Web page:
Continuous vs. Rotated Corn: Disease Considerations
Source: Doug Jardine, Extension Plant Pathology, Kansas State University
When corn is planted back into corn residue, producers should be aware of the increased potential for certain diseases. Not all diseases are affected by cropping systems, however. The following is a brief summary of how soil and leaf diseases differ between continuous corn and rotated corn.
* There is a greater probability of developing lesion nematode problems in continuous corn.
* Root rots, such as Fusarium root rot, could potentially be more severe. Root rot often develops into stalk rot. Root rots are also weather dependent, so just being in continuous corn does not necessarily lead to more root rot every year.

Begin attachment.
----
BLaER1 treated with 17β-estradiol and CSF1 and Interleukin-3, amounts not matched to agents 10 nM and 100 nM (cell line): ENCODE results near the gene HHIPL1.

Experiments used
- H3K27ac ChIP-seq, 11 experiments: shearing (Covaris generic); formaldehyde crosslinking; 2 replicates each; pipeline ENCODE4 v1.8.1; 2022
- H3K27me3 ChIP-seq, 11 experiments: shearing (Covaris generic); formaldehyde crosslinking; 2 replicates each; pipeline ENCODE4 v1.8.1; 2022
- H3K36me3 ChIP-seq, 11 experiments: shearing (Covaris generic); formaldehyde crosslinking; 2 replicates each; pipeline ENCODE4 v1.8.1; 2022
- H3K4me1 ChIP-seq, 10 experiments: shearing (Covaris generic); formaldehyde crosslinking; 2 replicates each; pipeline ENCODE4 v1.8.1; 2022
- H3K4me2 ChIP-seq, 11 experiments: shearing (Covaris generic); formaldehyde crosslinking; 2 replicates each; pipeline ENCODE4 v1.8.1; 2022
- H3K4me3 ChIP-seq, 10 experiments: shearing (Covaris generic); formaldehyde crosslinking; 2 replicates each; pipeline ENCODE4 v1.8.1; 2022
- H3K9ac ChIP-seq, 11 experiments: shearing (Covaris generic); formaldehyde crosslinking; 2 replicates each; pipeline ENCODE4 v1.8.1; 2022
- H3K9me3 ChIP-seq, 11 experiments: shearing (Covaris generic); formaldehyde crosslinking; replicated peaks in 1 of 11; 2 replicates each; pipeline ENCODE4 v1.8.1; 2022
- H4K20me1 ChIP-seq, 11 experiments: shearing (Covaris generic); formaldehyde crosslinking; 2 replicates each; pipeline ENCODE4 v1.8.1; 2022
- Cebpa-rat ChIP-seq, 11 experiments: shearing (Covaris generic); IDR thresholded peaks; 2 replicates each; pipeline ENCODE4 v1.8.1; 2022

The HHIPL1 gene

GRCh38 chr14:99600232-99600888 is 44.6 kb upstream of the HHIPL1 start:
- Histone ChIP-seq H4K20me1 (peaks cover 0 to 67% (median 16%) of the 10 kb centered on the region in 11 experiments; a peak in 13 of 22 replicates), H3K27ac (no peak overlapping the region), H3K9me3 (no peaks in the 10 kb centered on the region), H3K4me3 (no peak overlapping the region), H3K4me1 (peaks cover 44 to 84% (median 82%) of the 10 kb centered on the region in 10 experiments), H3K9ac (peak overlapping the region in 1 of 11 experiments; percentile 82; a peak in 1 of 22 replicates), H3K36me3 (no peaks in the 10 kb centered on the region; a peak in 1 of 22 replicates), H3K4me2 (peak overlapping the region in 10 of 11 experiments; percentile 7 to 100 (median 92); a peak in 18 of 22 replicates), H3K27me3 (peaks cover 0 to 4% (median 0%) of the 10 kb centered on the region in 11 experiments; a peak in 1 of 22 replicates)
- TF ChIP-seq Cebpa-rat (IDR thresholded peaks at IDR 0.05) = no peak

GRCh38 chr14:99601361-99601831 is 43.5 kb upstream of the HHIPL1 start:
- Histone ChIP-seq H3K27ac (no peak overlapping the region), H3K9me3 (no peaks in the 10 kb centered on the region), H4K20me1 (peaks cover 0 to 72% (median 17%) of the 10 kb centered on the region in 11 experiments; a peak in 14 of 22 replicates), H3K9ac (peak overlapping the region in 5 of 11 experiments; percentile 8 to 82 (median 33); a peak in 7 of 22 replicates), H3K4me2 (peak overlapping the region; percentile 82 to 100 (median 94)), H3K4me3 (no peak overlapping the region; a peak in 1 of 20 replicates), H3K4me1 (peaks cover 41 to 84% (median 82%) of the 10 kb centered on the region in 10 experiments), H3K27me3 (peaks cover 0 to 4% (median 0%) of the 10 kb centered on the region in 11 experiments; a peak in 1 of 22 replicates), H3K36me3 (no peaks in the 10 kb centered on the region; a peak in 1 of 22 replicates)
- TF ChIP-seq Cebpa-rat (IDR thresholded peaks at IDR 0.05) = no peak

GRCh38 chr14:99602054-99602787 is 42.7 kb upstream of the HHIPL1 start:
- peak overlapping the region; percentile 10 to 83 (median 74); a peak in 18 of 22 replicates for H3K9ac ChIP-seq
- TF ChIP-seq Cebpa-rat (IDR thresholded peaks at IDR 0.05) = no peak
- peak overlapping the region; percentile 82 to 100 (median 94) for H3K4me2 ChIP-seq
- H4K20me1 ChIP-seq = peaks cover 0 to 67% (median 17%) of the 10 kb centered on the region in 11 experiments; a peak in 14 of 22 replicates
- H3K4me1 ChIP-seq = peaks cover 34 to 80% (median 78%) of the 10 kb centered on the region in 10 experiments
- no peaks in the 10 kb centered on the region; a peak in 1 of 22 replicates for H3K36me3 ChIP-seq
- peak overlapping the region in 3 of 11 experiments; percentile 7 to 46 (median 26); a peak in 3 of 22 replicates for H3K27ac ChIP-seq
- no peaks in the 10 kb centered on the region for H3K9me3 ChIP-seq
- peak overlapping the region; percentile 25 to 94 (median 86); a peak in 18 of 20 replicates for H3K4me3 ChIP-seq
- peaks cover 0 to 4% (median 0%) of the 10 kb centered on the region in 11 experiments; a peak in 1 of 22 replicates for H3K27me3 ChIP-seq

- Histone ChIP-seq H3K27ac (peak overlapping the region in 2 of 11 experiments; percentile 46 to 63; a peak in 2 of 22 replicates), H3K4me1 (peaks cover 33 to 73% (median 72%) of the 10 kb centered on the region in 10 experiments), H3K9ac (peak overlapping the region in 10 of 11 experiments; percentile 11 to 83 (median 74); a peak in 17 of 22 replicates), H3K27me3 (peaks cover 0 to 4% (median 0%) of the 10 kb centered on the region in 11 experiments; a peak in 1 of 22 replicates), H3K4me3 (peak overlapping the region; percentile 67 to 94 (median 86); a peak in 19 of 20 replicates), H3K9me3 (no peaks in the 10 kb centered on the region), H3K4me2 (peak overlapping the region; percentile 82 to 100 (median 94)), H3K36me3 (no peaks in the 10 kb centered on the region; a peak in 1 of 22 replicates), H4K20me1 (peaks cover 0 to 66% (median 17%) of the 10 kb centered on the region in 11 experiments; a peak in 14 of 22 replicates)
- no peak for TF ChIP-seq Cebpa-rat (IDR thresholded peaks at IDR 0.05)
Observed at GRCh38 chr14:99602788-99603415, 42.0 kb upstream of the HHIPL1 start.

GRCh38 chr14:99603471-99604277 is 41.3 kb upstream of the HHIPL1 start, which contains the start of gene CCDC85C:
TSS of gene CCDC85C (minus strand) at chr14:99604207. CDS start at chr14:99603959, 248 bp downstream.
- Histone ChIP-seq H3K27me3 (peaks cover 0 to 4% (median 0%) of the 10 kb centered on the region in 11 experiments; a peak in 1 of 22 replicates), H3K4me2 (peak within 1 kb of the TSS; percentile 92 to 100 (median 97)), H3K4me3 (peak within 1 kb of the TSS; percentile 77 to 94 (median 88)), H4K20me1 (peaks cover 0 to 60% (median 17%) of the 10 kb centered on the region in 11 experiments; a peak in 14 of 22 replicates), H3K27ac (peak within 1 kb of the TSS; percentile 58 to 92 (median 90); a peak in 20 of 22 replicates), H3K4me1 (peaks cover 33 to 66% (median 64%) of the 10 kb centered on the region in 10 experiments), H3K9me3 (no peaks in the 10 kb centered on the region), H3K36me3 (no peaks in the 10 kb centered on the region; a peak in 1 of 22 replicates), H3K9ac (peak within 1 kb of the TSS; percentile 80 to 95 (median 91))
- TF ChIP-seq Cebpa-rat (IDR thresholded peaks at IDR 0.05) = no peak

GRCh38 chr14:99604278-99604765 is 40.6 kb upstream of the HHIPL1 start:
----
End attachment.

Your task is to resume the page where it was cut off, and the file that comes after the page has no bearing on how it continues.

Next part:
* Gray leaf spot could be more of a concern, since the disease overwinters on corn residue.
* Goss's wilt could also be more of a concern since the disease overwinters on corn residue.
* Ear rotting pathogens such as Diplodia, Aspergillus, and Gibberella thrive on corn residue, and may be increased in continuous corn systems. Keep in mind that in addition to yield loss, some ear rots produce dangerous toxins such as aflatoxin and vomitoxin.
* Southern corn rust and common rust will not be affected one way or another by being in continuous corn vs. a crop rotation. The rust diseases blow in from southern areas every year and do not overwinter in Kansas.
- Ag markets posted a mixed showing before the long weekend
- Central American farmers generate energy from coffee wastewater
- Big potential in China for U.S. corn, livestock exports
- Outback Guidance introduces next generation auto steer systems
- Ag markets proved quite mixed again Friday morning
- Court ruling in Hawaii finds that crop protection is state law